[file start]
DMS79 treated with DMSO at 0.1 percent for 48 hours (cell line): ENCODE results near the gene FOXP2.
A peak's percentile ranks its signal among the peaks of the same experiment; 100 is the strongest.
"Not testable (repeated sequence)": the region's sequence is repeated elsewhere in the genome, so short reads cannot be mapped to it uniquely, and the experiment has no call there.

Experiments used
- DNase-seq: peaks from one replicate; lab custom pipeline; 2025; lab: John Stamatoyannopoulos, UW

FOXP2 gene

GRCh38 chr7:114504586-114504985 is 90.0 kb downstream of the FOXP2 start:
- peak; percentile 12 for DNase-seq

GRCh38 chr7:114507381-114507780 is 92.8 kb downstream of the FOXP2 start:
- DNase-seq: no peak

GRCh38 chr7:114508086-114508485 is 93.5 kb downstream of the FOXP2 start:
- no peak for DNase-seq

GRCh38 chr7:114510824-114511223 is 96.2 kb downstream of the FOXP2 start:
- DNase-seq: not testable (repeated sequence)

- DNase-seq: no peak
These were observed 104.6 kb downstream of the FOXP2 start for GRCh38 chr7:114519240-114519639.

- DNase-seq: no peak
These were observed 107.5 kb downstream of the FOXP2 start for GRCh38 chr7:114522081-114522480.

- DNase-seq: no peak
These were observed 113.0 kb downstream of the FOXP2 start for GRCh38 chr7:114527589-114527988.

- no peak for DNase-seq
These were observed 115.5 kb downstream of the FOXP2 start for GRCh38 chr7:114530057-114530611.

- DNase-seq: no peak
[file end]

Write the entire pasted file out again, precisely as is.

DMS79 treated with DMSO at 0.1 percent for 48 hours (cell line): ENCODE results near the gene FOXP2.
A peak's percentile ranks its signal among the peaks of the same experiment; 100 is the strongest.
"Not testable (repeated sequence)": the region's sequence is repeated elsewhere in the genome, so short reads cannot be mapped to it uniquely, and the experiment has no call there.

Experiments used
- DNase-seq: peaks from one replicate; lab custom pipeline; 2025; lab: John Stamatoyannopoulos, UW

FOXP2 gene

GRCh38 chr7:114504586-114504985 is 90.0 kb downstream of the FOXP2 start:
- peak; percentile 12 for DNase-seq

GRCh38 chr7:114507381-114507780 is 92.8 kb downstream of the FOXP2 start:
- DNase-seq: no peak

GRCh38 chr7:114508086-114508485 is 93.5 kb downstream of the FOXP2 start:
- no peak for DNase-seq

GRCh38 chr7:114510824-114511223 is 96.2 kb downstream of the FOXP2 start:
- DNase-seq: not testable (repeated sequence)

- DNase-seq: no peak
These were observed 104.6 kb downstream of the FOXP2 start for GRCh38 chr7:114519240-114519639.

- DNase-seq: no peak
These were observed 107.5 kb downstream of the FOXP2 start for GRCh38 chr7:114522081-114522480.

- DNase-seq: no peak
These were observed 113.0 kb downstream of the FOXP2 start for GRCh38 chr7:114527589-114527988.

- no peak for DNase-seq
These were observed 115.5 kb downstream of the FOXP2 start for GRCh38 chr7:114530057-114530611.

- DNase-seq: no peak